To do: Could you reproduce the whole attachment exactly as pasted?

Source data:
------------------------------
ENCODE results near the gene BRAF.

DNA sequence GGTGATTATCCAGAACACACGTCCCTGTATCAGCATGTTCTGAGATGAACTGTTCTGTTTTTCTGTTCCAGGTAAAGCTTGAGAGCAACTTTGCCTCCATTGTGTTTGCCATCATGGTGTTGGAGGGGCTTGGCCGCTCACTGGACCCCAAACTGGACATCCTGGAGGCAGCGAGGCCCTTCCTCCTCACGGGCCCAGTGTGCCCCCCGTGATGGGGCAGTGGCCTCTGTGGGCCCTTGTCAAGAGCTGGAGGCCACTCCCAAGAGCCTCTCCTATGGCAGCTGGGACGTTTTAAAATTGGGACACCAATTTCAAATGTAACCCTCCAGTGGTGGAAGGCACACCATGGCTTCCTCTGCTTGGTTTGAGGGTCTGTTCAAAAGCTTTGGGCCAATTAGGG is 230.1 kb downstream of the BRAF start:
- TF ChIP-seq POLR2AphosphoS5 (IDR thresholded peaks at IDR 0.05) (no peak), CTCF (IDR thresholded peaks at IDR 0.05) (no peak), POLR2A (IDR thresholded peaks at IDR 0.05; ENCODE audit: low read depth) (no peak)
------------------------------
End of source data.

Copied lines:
ENCODE results near the gene BRAF.

DNA sequence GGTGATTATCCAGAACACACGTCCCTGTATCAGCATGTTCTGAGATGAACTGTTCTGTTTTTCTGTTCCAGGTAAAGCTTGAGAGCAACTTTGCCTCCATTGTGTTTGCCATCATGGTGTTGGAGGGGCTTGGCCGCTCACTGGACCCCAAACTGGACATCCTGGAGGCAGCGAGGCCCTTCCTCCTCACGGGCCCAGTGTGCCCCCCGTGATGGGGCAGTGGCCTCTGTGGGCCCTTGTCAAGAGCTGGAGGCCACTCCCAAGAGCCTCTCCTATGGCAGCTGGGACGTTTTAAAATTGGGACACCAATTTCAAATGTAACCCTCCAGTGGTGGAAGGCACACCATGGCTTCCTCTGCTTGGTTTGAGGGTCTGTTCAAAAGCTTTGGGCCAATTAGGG is 230.1 kb downstream of the BRAF start:
- TF ChIP-seq POLR2AphosphoS5 (IDR thresholded peaks at IDR 0.05) (no peak), CTCF (IDR thresholded peaks at IDR 0.05) (no peak), POLR2A (IDR thresholded peaks at IDR 0.05; ENCODE audit: low read depth) (no peak)